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Movers & Shakers 2011 tells outsiders what goes on inside libraries

Posted by Editor on March 16, 2011

By Francine Fialkoff, Mar 15, 2011 in LJ

Joseph Sanchez is the “go-to guy” at Red Rocks Community College in Lakewood, CO. He is also the library director—though he might pass for one of the students. Hired just out of library school in 2006, he transformed the library, which was about to be turned into a gym, into a centerpiece of campus life. It’s now hopping with students who come not only to use traditional library resources and get help from reference librarians but to borrow iPads or ereaders, or tap their own creative juices, whether in video and audio production, video game design, computer programming—or even disc (Frisbee) golf.

Like Sanchez, Nancy Fredericks, until recently e-government services manager at Pasco County Library System in Florida, is described by a colleague as a “go-to leader” in the state both for her ability to get things done and to come up with new services. She led the team that developed ­, a user-friendly e-gov portal where people can find information on and sign up for anything from unemployment benefits to small-business loans. Fredericks is concerned, however, that many of the people who need e-government services the most haven’t got the foggiest idea how to access them. So she’s made it her business to see that they get the skills and training to go online.

Sanchez and Fredericks aren’t just go-to “guys” in their ­libraries, or even in their respective states. They’re part of a larger national (and since 2010 international) cadre, LJ’s 2011 Movers & Shakers. Together, they are moving all of our ­libraries forward and ensuring that everyone has the 21st-century literacy skills they need to thrive in a rapidly changing society. (This year’s M&S feature starts on p. 23.)

Since 2002, ten years now, LJ has been selecting some 50 individuals annually—mostly but not all librarians—from hundreds of nominations from the field for its Movers & Shakers issue. The 2011 cohort brings the group to over 500 strong.

Over the years, Movers & Shakers has become one of the most anticipated issues of LJ, partly for the chatter it provokes—Did my nominee/friend/coworker make it? What about so and so?—but also for the opportunity to see what’s going on in libraries around the country, to find the go-to people working on a project similar to one in your library, or to cull a new idea you’d like to try. It’s an employment bureau of sorts for library leaders looking for creative, new blood, much to the dismay of the Movers’ current bosses. And for those of us at LJ, it’s a brain trust of connections whom we call on—or who call us—for questions and answers, commentary, know-how, news, a heads-up, and frank criticism.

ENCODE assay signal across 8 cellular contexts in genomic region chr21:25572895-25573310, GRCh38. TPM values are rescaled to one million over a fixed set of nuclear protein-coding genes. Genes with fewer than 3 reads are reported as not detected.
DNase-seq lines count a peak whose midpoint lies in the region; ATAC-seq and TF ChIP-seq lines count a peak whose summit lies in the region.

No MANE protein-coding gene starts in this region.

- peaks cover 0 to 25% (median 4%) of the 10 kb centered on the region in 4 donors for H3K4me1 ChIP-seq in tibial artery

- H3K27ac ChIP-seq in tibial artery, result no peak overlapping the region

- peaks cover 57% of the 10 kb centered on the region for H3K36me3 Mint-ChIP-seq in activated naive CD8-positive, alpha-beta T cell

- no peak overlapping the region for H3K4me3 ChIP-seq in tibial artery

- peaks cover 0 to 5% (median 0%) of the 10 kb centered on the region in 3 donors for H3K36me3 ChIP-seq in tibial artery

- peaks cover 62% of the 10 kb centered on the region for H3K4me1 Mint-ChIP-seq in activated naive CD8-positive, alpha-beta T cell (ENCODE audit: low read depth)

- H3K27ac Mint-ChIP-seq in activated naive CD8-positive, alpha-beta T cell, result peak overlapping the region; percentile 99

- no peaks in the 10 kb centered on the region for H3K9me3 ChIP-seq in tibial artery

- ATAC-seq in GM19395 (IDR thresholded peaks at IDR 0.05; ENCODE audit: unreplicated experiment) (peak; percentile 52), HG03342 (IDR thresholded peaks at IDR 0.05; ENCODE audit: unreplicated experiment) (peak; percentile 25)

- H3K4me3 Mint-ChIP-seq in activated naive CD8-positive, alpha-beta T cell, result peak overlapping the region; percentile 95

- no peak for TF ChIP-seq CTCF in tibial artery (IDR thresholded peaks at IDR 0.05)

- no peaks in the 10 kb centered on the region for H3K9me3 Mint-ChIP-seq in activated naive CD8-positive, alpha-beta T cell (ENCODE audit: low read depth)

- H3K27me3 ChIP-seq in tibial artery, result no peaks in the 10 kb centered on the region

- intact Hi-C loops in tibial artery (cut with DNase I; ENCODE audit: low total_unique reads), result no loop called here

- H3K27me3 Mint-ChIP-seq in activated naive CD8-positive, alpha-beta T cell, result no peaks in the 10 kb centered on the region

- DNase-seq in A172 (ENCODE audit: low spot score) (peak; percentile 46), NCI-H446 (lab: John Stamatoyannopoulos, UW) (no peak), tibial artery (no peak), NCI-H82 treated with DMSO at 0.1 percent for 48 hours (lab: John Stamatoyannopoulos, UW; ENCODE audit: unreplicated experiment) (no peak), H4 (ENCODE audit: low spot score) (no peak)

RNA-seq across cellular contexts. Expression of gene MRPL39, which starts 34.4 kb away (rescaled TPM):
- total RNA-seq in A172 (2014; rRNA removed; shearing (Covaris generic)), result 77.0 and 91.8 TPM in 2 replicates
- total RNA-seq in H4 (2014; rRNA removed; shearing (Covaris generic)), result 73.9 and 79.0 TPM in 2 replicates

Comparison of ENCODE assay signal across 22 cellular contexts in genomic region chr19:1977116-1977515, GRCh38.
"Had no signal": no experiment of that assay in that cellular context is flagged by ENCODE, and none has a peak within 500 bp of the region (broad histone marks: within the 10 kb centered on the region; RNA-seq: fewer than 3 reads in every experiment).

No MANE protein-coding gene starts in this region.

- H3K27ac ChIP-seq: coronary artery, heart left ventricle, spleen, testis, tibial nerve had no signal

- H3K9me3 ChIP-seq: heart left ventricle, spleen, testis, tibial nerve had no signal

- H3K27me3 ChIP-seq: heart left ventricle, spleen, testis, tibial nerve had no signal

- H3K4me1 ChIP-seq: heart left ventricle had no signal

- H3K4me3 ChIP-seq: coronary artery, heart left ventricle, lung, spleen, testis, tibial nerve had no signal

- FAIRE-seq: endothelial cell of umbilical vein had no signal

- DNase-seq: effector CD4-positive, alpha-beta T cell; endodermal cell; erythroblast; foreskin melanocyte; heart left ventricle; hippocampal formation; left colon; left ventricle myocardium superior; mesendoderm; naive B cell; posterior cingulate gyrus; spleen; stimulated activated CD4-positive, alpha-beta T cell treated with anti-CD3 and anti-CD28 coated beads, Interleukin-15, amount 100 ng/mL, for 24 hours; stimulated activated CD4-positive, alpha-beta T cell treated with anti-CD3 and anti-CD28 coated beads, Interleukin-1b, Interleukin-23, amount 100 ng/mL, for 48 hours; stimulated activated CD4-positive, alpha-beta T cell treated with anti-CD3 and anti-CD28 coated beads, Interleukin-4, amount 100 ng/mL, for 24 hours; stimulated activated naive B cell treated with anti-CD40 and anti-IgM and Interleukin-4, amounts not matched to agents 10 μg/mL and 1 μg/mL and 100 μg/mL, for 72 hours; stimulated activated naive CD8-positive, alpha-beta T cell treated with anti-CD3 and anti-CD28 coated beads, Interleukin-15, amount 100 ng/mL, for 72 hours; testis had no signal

Beyond that, Movers & Shakers gives us a chance to shout about the innovative work being done in libraries and the people who are doing it, not just to the library world but outside it. In the past, stories on individual Movers have been picked up in major cities and hometown papers. We’ve sent copies of Movers & Shakers to House and Senate committee members who vote on money for libraries and to the offices of the Representatives in whose districts Movers work or live. We’ll do that with this issue, too.

As one of this year’s Movers, UK librarian Ned Potter, points out, librarians spend too much time talking to one another and not enough communicating with nonlibrary groups and mainstream media. And Bobbi Newman, who blogs at Librarian by Day, worries that librarians aren’t at the table when organizations and institutions discuss the 21st-century needs of individuals. “[They] fail to acknowledge the role that libraries currently play (including access and instruction),” she says, or “explore the role of libraries in the future.”

That’s not acceptable, and we all need to work to change it. Movers & Shakers is one small way to acknowledge the work of librarians and to tell the world the big story of both libraries and librarians.



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